Antony and Cleopatra is at the National Theatre until 19 January with tickets from £15. Follow this blog on Twitter @culturalcap1 or Facebook: Cultural Capital Theatre Blog.

*Post-Show Note – this scene has now been altered.

About Maryam Philpott

This blog takes a more discursive and in-depth approach to reviewing a range of cultural activities in London, primarily covering theatre, but also exhibitions and film events. Since 2014, I have written for The Reviews Hub as part of the London theatre critic team, professionally reviewing over 600 shows. The Reviews Hub was established in 2007 to review all forms of professional theatre nationwide including Fringe and West End. My background is in social and cultural history and I published a book entitled Air and Sea Power in World War One which examines the experience of the Royal Flying Corps and the Royal Navy. View all posts by Maryam Philpott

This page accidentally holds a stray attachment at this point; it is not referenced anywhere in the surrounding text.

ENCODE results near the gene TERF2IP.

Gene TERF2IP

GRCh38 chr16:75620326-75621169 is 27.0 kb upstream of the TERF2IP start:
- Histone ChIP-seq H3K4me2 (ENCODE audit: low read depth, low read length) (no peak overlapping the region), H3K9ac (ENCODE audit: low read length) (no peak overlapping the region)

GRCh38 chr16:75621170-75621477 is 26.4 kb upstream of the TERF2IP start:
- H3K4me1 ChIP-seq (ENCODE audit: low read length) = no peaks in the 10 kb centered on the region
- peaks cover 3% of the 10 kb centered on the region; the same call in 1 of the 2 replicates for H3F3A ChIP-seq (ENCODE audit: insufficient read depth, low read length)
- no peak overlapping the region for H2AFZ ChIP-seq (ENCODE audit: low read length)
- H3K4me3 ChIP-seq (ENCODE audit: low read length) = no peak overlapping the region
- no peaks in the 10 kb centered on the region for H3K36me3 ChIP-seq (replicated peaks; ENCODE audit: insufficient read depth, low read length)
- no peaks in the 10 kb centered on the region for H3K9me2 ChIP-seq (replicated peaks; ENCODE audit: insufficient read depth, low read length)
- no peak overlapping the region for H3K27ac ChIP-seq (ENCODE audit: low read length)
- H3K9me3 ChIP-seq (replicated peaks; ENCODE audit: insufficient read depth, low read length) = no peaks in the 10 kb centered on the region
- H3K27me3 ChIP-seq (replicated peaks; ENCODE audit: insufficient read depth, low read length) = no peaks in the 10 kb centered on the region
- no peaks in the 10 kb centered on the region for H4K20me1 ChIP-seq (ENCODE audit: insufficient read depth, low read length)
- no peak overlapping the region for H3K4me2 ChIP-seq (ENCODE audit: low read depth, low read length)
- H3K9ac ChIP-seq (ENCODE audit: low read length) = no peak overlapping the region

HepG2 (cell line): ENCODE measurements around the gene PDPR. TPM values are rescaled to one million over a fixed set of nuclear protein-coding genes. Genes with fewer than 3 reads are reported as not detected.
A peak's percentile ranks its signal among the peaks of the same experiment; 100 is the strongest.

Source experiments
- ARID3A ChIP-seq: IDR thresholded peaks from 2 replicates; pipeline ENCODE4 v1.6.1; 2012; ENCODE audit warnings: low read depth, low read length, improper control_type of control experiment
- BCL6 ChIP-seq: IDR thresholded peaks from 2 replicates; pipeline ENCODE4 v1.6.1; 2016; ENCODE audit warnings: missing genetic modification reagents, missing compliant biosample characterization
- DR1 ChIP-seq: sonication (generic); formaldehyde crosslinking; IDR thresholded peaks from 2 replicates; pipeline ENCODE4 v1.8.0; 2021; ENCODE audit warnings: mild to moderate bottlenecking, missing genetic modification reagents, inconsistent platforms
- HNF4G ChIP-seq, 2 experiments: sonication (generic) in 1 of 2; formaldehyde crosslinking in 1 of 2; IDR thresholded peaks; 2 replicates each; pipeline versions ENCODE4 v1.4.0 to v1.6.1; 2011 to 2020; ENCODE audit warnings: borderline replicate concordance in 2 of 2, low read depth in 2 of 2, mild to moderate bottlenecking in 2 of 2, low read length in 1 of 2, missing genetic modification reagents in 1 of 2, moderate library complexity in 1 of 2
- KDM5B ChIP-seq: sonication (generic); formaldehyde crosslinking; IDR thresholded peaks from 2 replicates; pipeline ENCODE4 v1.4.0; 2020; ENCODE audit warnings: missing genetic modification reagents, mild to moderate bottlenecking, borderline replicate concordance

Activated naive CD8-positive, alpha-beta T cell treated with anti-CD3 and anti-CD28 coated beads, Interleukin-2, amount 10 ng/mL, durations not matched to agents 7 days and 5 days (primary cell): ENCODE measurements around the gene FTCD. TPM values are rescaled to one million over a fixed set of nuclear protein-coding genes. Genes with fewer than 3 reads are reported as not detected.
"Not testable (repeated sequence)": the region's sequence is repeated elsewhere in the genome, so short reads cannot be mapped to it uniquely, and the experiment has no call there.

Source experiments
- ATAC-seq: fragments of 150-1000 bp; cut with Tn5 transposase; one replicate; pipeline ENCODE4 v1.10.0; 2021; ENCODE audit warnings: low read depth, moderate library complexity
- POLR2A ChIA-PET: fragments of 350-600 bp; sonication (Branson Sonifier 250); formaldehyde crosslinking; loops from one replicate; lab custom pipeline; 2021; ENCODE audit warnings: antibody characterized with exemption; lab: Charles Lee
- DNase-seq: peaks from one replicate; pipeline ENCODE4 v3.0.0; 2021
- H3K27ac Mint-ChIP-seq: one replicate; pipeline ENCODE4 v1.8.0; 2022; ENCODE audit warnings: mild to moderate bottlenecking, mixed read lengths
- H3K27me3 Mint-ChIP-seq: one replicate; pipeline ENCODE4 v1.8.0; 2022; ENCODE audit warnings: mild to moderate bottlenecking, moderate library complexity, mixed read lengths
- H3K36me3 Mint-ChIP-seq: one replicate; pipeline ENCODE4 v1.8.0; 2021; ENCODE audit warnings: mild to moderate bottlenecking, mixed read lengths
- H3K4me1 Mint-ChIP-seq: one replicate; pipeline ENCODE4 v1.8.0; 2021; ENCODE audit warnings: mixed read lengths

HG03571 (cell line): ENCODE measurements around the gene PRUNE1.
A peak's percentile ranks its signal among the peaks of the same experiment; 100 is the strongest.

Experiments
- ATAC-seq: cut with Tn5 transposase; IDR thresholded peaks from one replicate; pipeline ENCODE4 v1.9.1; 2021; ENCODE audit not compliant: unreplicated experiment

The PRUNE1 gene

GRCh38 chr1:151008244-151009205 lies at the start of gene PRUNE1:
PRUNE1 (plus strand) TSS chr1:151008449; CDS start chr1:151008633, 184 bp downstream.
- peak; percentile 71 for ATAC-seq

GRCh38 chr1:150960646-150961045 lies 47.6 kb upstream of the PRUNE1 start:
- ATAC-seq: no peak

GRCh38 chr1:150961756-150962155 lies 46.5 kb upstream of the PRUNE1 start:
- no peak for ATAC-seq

10 responses to “Antony and Cleopatra – National Theatre

  • Measure for Measure – Donmar Warehouse | Cultural Capital

    […] reasons. In a year of very strong Shakespeare interpretations – Julius Caesar, King Lear and Antony and Cleopatra especially – this Measure for Measure has taken the biggest gamble of them all and won. With two […]

  • JohnA

    Hi Maryam

    We agree on a lot of things here, and even where I differ from you the disagreements are less fundamental than they sometimes are. Your review, as usual, is far more thorough than anything I usually commit to print – and on fascinating details like costume I defer almost entirely to your greater expertise. I suppose the biggest area of disagreement is about who was the star. For me Okonedo was outstanding – especially as she skirted the borders of overacting without, in my opinion, ever straying to the wrong side – whereas you seem to favour Fiennes. It hardly matters as we agree that both were good.